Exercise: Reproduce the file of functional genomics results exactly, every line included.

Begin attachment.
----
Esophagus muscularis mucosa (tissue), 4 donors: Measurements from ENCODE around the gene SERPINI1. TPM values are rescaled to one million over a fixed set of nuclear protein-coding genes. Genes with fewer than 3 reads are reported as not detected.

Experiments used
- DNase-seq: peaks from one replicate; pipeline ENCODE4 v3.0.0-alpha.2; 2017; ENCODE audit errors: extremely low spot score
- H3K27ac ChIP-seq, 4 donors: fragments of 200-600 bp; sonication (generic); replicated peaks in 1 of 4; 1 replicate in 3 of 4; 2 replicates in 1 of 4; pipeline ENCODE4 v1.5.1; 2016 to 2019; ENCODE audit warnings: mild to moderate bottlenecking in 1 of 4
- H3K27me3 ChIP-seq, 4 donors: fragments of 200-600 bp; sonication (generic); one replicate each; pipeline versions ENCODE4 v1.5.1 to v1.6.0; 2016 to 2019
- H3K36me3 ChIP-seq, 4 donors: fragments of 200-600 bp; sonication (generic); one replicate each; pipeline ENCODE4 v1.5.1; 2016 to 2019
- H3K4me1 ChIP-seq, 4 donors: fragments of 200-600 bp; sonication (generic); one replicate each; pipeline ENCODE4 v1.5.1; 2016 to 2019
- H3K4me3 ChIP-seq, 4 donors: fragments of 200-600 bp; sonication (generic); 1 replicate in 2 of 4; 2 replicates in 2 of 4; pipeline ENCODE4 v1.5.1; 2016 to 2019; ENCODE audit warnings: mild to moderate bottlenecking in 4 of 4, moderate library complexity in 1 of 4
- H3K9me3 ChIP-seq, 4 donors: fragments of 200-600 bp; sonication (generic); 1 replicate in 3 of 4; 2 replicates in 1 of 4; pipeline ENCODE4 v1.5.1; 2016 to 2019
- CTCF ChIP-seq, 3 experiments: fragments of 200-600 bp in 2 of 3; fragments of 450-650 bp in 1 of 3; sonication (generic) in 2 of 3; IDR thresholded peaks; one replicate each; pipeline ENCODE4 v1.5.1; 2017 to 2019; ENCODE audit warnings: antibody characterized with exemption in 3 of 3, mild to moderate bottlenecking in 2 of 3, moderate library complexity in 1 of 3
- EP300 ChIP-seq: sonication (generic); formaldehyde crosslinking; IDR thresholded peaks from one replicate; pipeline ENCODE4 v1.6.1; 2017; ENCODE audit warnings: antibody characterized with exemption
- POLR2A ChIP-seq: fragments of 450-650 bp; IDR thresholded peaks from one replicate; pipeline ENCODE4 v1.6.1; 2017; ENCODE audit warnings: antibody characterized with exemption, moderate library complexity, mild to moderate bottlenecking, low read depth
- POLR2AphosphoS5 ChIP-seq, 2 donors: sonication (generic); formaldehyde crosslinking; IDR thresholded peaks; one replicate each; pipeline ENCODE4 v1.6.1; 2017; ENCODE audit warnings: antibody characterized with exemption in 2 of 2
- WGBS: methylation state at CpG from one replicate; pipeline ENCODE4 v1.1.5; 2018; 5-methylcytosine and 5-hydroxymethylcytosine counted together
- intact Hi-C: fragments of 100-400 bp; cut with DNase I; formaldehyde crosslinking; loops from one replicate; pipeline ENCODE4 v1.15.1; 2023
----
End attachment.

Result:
Esophagus muscularis mucosa (tissue), 4 donors: Measurements from ENCODE around the gene SERPINI1. TPM values are rescaled to one million over a fixed set of nuclear protein-coding genes. Genes with fewer than 3 reads are reported as not detected.

Experiments used
- DNase-seq: peaks from one replicate; pipeline ENCODE4 v3.0.0-alpha.2; 2017; ENCODE audit errors: extremely low spot score
- H3K27ac ChIP-seq, 4 donors: fragments of 200-600 bp; sonication (generic); replicated peaks in 1 of 4; 1 replicate in 3 of 4; 2 replicates in 1 of 4; pipeline ENCODE4 v1.5.1; 2016 to 2019; ENCODE audit warnings: mild to moderate bottlenecking in 1 of 4
- H3K27me3 ChIP-seq, 4 donors: fragments of 200-600 bp; sonication (generic); one replicate each; pipeline versions ENCODE4 v1.5.1 to v1.6.0; 2016 to 2019
- H3K36me3 ChIP-seq, 4 donors: fragments of 200-600 bp; sonication (generic); one replicate each; pipeline ENCODE4 v1.5.1; 2016 to 2019
- H3K4me1 ChIP-seq, 4 donors: fragments of 200-600 bp; sonication (generic); one replicate each; pipeline ENCODE4 v1.5.1; 2016 to 2019
- H3K4me3 ChIP-seq, 4 donors: fragments of 200-600 bp; sonication (generic); 1 replicate in 2 of 4; 2 replicates in 2 of 4; pipeline ENCODE4 v1.5.1; 2016 to 2019; ENCODE audit warnings: mild to moderate bottlenecking in 4 of 4, moderate library complexity in 1 of 4
- H3K9me3 ChIP-seq, 4 donors: fragments of 200-600 bp; sonication (generic); 1 replicate in 3 of 4; 2 replicates in 1 of 4; pipeline ENCODE4 v1.5.1; 2016 to 2019
- CTCF ChIP-seq, 3 experiments: fragments of 200-600 bp in 2 of 3; fragments of 450-650 bp in 1 of 3; sonication (generic) in 2 of 3; IDR thresholded peaks; one replicate each; pipeline ENCODE4 v1.5.1; 2017 to 2019; ENCODE audit warnings: antibody characterized with exemption in 3 of 3, mild to moderate bottlenecking in 2 of 3, moderate library complexity in 1 of 3
- EP300 ChIP-seq: sonication (generic); formaldehyde crosslinking; IDR thresholded peaks from one replicate; pipeline ENCODE4 v1.6.1; 2017; ENCODE audit warnings: antibody characterized with exemption
- POLR2A ChIP-seq: fragments of 450-650 bp; IDR thresholded peaks from one replicate; pipeline ENCODE4 v1.6.1; 2017; ENCODE audit warnings: antibody characterized with exemption, moderate library complexity, mild to moderate bottlenecking, low read depth
- POLR2AphosphoS5 ChIP-seq, 2 donors: sonication (generic); formaldehyde crosslinking; IDR thresholded peaks; one replicate each; pipeline ENCODE4 v1.6.1; 2017; ENCODE audit warnings: antibody characterized with exemption in 2 of 2
- WGBS: methylation state at CpG from one replicate; pipeline ENCODE4 v1.1.5; 2018; 5-methylcytosine and 5-hydroxymethylcytosine counted together
- intact Hi-C: fragments of 100-400 bp; cut with DNase I; formaldehyde crosslinking; loops from one replicate; pipeline ENCODE4 v1.15.1; 2023